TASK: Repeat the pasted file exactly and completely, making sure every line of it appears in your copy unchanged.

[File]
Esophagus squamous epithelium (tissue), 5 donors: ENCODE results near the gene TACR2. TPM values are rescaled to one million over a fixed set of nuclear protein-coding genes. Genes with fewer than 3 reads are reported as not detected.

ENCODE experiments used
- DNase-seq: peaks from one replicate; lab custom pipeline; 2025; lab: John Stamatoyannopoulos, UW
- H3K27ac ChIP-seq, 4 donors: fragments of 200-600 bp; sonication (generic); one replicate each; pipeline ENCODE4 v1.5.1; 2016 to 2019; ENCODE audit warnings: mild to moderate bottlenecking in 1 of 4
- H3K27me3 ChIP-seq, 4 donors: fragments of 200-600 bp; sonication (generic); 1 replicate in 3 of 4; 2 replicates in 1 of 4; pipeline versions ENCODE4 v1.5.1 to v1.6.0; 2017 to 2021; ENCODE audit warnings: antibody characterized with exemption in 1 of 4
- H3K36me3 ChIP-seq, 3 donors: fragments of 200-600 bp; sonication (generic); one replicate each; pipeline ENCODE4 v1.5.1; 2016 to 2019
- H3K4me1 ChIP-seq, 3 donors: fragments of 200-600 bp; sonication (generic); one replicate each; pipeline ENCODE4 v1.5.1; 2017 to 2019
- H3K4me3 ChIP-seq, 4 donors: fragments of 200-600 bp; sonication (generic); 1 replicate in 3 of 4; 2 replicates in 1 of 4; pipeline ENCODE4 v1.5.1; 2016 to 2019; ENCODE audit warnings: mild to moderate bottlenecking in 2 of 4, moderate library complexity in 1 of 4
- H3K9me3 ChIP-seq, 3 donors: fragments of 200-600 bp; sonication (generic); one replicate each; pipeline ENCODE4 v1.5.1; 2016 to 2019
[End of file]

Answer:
Esophagus squamous epithelium (tissue), 5 donors: ENCODE results near the gene TACR2. TPM values are rescaled to one million over a fixed set of nuclear protein-coding genes. Genes with fewer than 3 reads are reported as not detected.

ENCODE experiments used
- DNase-seq: peaks from one replicate; lab custom pipeline; 2025; lab: John Stamatoyannopoulos, UW
- H3K27ac ChIP-seq, 4 donors: fragments of 200-600 bp; sonication (generic); one replicate each; pipeline ENCODE4 v1.5.1; 2016 to 2019; ENCODE audit warnings: mild to moderate bottlenecking in 1 of 4
- H3K27me3 ChIP-seq, 4 donors: fragments of 200-600 bp; sonication (generic); 1 replicate in 3 of 4; 2 replicates in 1 of 4; pipeline versions ENCODE4 v1.5.1 to v1.6.0; 2017 to 2021; ENCODE audit warnings: antibody characterized with exemption in 1 of 4
- H3K36me3 ChIP-seq, 3 donors: fragments of 200-600 bp; sonication (generic); one replicate each; pipeline ENCODE4 v1.5.1; 2016 to 2019
- H3K4me1 ChIP-seq, 3 donors: fragments of 200-600 bp; sonication (generic); one replicate each; pipeline ENCODE4 v1.5.1; 2017 to 2019
- H3K4me3 ChIP-seq, 4 donors: fragments of 200-600 bp; sonication (generic); 1 replicate in 3 of 4; 2 replicates in 1 of 4; pipeline ENCODE4 v1.5.1; 2016 to 2019; ENCODE audit warnings: mild to moderate bottlenecking in 2 of 4, moderate library complexity in 1 of 4
- H3K9me3 ChIP-seq, 3 donors: fragments of 200-600 bp; sonication (generic); one replicate each; pipeline ENCODE4 v1.5.1; 2016 to 2019